A resident of Charlottetown, Prince Edward Island, she is the author of more than 30 books and hundreds of articles covering a wide range of topics, most notably in the world of business and PEI history. Aside from her books on shipwrecks and ghost stories, the majority of her work can be described as positive and inspirational.

She currently owns and operates Seacroft (http://www.seacroftpei.com/), a small, independently-owned publishing house where she creates, markets, and distributes her own books. On top of that, she has hosted a number of writing workshops across Canada

“I have a strong belief in people taking control of their lives, being loyal and caring to family and friends, and finding  way to blend those things.  Part of the nurturing process for ourselves and those we love, comes down to savouring small pleasures such as food, travel, nature, exploring history.”

Selection of Writing:

Patti Larsen

Not all PEI authors need to focus their writing around a strong Prince Edward Island cultural examination or historical context. Sometimes you just want a good novel that dabbles in genre themes. Patti Larsen, like many successful writers in this day and age, is someone who grew up loving stories and got into it later in life with a lot of time to make up.

This Charlottetown, PEI author has racked up an impressive amount of work in a relatively short amount of time, so if you’re looking for a real mythology to sink your teeth into – clones, magic, and paranormal intrigue – this is where you need to go.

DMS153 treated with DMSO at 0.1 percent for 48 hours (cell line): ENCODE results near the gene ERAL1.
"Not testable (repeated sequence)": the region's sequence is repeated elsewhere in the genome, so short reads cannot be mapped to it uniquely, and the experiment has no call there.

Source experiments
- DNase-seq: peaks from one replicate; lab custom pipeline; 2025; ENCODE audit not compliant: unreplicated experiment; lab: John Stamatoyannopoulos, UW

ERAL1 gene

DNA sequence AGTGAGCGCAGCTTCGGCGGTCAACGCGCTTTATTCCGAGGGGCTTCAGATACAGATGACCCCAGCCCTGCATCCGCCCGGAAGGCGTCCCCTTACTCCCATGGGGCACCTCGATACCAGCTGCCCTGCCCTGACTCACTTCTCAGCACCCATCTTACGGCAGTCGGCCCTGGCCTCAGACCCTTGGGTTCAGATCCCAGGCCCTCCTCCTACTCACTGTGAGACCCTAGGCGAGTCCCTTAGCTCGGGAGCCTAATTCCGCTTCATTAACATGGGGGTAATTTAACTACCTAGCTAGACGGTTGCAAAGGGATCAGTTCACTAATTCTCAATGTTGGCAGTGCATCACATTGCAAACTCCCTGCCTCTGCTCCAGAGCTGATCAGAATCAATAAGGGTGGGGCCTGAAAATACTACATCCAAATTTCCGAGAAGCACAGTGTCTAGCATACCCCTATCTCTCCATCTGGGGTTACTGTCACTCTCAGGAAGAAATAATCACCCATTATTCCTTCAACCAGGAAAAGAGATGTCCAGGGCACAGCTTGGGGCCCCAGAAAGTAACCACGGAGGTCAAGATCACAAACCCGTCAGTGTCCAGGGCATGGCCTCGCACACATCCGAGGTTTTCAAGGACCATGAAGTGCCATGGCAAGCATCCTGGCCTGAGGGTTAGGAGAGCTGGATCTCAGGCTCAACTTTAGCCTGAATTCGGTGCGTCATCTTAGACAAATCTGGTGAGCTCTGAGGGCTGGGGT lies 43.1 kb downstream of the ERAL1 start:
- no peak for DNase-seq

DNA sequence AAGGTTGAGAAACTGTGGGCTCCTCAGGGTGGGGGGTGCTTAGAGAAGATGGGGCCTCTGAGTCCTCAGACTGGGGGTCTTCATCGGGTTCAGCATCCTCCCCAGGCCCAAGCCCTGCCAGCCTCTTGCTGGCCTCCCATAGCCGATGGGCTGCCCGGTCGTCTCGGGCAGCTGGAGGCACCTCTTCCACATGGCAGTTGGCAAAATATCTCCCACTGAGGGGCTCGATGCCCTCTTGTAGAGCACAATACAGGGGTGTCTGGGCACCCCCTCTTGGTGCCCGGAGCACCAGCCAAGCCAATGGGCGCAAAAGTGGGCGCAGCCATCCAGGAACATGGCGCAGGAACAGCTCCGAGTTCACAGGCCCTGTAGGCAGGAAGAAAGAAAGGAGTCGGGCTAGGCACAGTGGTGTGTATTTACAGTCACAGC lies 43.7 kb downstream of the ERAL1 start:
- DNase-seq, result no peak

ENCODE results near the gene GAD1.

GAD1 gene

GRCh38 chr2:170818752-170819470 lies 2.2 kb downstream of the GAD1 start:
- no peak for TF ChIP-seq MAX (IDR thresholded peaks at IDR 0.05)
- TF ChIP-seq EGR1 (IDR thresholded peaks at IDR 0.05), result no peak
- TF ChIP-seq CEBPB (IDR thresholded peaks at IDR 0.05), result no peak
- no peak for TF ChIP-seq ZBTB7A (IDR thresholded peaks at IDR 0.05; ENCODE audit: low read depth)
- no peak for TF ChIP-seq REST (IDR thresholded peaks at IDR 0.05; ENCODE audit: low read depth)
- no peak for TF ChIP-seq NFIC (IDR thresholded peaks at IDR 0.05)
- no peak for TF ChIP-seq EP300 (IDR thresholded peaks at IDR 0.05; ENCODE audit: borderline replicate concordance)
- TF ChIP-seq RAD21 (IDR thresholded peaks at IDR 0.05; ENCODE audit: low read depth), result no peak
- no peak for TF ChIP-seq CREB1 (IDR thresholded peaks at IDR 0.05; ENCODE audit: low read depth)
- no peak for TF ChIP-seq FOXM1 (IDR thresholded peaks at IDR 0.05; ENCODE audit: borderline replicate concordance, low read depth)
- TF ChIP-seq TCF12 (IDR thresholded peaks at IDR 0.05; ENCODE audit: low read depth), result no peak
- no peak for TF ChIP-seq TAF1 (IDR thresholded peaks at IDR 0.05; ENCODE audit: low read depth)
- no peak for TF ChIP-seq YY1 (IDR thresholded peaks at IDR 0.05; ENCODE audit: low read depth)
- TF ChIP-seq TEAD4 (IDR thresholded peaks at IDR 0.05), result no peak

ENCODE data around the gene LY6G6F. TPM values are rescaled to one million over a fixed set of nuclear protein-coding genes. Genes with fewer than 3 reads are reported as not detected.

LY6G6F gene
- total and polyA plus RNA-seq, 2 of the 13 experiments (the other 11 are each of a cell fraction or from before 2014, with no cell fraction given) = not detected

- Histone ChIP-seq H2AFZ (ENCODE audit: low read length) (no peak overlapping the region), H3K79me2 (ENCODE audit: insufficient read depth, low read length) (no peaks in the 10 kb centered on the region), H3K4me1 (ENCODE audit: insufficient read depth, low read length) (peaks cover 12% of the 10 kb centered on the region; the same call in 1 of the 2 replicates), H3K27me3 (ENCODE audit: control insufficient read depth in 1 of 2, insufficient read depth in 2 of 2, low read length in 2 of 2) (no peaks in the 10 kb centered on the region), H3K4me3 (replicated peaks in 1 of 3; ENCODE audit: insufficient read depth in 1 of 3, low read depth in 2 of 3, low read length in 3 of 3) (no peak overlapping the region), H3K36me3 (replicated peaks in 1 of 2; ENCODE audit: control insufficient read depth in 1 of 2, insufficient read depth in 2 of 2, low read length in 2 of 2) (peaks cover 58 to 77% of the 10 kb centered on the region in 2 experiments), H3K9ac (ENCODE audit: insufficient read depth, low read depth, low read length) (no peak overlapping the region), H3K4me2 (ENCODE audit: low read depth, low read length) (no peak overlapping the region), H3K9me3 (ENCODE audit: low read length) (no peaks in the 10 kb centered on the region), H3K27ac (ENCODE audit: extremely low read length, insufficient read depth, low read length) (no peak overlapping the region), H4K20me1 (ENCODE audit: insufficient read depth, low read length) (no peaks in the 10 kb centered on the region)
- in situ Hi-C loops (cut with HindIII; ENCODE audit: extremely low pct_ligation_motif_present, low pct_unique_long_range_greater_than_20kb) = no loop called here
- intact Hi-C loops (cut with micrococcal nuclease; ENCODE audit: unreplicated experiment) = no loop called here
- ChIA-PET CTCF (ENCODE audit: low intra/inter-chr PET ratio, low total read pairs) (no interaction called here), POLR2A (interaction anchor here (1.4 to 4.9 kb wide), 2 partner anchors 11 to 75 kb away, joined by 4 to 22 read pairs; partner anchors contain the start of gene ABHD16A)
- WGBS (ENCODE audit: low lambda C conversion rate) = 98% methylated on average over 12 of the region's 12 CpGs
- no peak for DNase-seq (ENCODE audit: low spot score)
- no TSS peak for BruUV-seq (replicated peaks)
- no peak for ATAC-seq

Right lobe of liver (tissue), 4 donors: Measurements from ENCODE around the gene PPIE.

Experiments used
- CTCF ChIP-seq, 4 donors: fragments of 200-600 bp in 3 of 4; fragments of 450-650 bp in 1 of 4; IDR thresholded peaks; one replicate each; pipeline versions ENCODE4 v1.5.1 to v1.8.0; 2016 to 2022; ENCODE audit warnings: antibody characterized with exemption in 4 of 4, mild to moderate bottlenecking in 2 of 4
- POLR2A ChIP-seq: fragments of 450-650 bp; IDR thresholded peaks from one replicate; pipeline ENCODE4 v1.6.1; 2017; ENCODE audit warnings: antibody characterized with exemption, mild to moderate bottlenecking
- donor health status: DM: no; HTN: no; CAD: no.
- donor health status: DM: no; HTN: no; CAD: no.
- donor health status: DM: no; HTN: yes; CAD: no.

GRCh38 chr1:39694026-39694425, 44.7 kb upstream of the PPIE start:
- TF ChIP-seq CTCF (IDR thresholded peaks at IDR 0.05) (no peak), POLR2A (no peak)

Also, if you’re interested in video workshops related to the craft, Patti hosts a series of Vlogs on her G+ account (https://plus.google.com/114562063418546732391/posts)

“When I turned twelve, I got my hands on my very first young adult novel, a Nancy Drew adventure. I read it rapidly, devoured it in a few short hours, my mind used to material far older and probably inappropriate for someone of my age and overactive imagination.”

Selection of Writing:

Deirdre Kessler

Based out of Charlottetown, Prince Edward Island, Deirdre is an English teacher at University of Prince Edward Island and writer of children’s books that carry a strong maritime theme. She currently has roughly a dozen books published for children and youth which have been translated into multiple languages.

In this same vein, and following a theme in this post, she has hosted a show on CBC Radio titled “The Story Show,” directed mainly at children.

CBC and PEI writers go together pretty well, don’t they?

“Poetry is the first language. It’s closest to what is at the heart of language. To write poetry is to strip away all but what’s essential. It’s close to the bone, close to the heart, close to the core of what’s being human and what’s using language.”

Selection of Writing:

  • Afternoon Horses
  • Dreamtime
  • Exploring the Island

 

There are names that didn’t make it on this list, but rest assured we will be getting to them eventually.

Follow some of the links posted in this article and look into some of the writing selections and you’ll be well on your way to fully explore what the writing scene in Prince Edward Island has to offer.

Top 5 Essential PEI Books

Nothing reveals more about a place than its literature. Whether filled with fact or fiction, the words written about places like Prince Edward Island tell you more about the land, its people, its culture, and its values than any other means of research.

What would you recommend for visitors to Prince Edward Island?  If you had a new friend coming to visit the Island for the first time, and they wanted to read all about the Island before arriving, what would you suggest?

Certainly, the first suggestion would be about a certain red-haired girl that we all know about.  But what then?  Here are five books that we suggest would be a great place to start.  Agree or disagree, write a comment and let us know.  What would you add to the list?